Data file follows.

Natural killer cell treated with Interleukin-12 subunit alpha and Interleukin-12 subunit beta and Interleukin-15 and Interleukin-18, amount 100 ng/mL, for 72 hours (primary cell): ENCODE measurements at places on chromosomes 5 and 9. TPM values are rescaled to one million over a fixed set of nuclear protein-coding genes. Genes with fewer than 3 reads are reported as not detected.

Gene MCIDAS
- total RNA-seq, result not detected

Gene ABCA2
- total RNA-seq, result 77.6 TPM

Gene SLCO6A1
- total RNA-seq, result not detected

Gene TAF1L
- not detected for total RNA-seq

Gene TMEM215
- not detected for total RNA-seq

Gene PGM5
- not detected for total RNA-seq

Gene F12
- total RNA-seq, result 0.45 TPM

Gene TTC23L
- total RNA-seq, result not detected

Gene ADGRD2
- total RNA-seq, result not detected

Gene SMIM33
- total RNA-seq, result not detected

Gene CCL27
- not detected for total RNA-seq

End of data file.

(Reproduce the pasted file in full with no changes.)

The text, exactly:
Natural killer cell treated with Interleukin-12 subunit alpha and Interleukin-12 subunit beta and Interleukin-15 and Interleukin-18, amount 100 ng/mL, for 72 hours (primary cell): ENCODE measurements at places on chromosomes 5 and 9. TPM values are rescaled to one million over a fixed set of nuclear protein-coding genes. Genes with fewer than 3 reads are reported as not detected.

Gene MCIDAS
- total RNA-seq, result not detected

Gene ABCA2
- total RNA-seq, result 77.6 TPM

Gene SLCO6A1
- total RNA-seq, result not detected

Gene TAF1L
- not detected for total RNA-seq

Gene TMEM215
- not detected for total RNA-seq

Gene PGM5
- not detected for total RNA-seq

Gene F12
- total RNA-seq, result 0.45 TPM

Gene TTC23L
- total RNA-seq, result not detected

Gene ADGRD2
- total RNA-seq, result not detected

Gene SMIM33
- total RNA-seq, result not detected

Gene CCL27
- not detected for total RNA-seq